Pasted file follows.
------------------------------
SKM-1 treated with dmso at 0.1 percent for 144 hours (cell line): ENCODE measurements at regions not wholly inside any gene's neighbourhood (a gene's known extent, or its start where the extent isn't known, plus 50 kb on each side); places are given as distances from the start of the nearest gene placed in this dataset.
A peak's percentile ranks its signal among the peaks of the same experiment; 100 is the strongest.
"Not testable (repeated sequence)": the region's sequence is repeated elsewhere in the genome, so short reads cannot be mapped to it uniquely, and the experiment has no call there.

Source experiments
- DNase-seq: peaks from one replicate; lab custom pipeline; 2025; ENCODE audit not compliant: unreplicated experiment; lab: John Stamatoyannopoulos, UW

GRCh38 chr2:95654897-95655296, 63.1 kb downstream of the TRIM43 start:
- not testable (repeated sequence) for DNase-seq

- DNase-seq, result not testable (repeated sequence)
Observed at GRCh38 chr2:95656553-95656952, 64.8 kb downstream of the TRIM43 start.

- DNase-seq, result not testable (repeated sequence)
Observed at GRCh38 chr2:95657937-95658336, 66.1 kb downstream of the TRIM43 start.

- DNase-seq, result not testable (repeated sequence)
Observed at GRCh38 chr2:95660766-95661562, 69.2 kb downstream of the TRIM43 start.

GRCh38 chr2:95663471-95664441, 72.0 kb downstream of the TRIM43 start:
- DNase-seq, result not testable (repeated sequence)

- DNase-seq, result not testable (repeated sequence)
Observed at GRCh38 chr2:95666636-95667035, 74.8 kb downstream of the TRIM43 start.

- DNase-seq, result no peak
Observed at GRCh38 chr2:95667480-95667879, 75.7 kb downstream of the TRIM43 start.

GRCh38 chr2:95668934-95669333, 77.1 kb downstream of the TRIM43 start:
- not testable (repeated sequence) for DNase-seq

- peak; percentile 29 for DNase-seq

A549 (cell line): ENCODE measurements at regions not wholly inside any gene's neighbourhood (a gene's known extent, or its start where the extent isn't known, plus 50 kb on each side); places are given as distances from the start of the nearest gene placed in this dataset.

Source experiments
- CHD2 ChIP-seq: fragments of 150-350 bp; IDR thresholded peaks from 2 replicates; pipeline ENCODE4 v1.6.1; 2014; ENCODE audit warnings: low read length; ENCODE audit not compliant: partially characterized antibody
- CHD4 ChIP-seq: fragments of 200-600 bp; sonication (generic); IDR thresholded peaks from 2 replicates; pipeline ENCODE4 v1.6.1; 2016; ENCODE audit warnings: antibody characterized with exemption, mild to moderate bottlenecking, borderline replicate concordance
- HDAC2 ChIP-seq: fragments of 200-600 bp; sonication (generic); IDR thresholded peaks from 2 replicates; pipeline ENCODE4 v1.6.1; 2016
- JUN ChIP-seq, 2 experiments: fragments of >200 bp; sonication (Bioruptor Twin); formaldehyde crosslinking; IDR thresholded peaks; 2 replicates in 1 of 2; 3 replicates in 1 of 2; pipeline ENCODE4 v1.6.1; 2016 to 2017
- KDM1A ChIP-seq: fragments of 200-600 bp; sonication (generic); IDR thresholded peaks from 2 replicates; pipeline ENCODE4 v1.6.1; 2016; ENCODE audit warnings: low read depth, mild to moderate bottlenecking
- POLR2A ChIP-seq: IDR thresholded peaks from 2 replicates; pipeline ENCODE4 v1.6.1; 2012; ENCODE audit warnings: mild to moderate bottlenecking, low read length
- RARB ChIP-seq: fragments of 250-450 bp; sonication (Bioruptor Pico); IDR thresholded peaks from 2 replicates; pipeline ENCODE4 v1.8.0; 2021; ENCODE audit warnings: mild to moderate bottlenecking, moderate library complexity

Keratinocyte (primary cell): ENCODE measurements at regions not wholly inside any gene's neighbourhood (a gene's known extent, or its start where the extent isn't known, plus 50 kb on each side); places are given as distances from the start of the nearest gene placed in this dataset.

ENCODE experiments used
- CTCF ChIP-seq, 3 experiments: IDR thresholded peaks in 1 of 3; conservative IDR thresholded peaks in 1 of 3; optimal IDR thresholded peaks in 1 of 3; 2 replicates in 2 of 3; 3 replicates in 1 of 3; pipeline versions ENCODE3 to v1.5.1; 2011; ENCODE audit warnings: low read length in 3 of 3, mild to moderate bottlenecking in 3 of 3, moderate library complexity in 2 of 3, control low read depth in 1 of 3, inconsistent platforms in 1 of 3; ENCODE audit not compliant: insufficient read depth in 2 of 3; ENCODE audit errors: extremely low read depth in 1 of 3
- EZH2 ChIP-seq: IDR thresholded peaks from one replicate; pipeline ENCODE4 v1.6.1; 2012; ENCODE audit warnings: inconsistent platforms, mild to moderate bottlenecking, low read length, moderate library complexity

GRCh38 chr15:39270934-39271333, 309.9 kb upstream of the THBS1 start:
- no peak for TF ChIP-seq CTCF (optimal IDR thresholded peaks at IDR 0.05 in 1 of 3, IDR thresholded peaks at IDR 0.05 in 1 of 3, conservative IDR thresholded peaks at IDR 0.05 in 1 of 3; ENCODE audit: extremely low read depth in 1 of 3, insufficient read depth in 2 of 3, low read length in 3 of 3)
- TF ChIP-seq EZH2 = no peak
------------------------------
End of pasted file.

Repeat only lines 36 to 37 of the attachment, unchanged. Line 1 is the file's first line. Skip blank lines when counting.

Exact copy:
GRCh38 chr15:39270934-39271333, 309.9 kb upstream of the THBS1 start:
- no peak for TF ChIP-seq CTCF (optimal IDR thresholded peaks at IDR 0.05 in 1 of 3, IDR thresholded peaks at IDR 0.05 in 1 of 3, conservative IDR thresholded peaks at IDR 0.05 in 1 of 3; ENCODE audit: extremely low read depth in 1 of 3, insufficient read depth in 2 of 3, low read length in 3 of 3)